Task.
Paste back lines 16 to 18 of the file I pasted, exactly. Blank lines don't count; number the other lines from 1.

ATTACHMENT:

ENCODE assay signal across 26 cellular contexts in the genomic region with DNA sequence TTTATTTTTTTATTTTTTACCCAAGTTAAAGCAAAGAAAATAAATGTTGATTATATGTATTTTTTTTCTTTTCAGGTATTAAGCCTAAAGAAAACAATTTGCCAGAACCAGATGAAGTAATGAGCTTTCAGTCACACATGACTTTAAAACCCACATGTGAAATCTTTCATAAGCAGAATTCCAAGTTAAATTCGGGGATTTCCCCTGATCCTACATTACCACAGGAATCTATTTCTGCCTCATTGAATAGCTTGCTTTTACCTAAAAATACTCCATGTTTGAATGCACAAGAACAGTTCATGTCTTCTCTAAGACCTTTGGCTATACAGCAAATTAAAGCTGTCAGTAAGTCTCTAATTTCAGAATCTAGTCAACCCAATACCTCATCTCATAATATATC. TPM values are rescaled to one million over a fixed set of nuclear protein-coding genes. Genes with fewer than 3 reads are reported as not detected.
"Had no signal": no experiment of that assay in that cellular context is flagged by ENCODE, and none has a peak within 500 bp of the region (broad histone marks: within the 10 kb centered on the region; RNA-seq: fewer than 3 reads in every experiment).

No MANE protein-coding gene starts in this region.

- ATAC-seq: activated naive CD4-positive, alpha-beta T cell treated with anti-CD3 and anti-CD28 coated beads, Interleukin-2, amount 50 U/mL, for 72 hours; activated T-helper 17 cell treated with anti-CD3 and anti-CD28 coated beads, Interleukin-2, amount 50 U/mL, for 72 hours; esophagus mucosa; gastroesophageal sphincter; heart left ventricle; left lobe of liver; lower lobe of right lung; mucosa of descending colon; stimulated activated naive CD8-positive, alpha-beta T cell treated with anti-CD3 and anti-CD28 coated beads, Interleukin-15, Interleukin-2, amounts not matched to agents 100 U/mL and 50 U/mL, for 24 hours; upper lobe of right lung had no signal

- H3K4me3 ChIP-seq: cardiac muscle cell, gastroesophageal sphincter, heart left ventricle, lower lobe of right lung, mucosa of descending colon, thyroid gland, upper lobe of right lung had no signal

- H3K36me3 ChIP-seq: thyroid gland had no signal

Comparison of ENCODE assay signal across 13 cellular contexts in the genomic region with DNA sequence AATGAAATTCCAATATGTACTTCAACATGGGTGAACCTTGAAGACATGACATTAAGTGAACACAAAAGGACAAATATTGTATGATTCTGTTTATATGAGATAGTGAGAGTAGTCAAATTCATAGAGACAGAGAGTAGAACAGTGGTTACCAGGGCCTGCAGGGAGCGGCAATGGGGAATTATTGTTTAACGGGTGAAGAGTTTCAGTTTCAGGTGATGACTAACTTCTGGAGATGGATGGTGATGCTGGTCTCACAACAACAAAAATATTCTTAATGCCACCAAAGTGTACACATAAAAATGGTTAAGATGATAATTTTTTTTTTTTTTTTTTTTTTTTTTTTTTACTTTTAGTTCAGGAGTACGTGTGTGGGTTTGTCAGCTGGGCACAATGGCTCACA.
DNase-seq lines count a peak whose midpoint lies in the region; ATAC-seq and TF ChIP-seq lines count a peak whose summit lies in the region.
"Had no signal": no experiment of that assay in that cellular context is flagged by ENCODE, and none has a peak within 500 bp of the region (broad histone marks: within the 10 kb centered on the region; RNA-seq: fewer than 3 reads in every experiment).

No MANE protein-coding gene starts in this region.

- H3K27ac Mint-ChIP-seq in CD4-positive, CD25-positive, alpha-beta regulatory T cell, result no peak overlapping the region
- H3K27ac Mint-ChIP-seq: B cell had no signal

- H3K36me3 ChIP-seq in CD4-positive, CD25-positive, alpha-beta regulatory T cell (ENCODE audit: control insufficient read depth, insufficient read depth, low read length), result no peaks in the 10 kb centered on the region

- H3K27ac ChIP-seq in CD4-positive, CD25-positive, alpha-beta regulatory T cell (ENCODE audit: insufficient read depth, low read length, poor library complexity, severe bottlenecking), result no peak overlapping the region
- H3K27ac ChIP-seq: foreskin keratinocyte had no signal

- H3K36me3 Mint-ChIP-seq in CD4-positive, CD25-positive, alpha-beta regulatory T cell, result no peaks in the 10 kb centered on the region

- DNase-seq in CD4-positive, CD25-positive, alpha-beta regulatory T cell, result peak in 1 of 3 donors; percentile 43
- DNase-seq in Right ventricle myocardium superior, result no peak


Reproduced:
- H3K36me3 Mint-ChIP-seq in CD4-positive, CD25-positive, alpha-beta regulatory T cell, result no peaks in the 10 kb centered on the region

- DNase-seq in CD4-positive, CD25-positive, alpha-beta regulatory T cell, result peak in 1 of 3 donors; percentile 43
- DNase-seq in Right ventricle myocardium superior, result no peak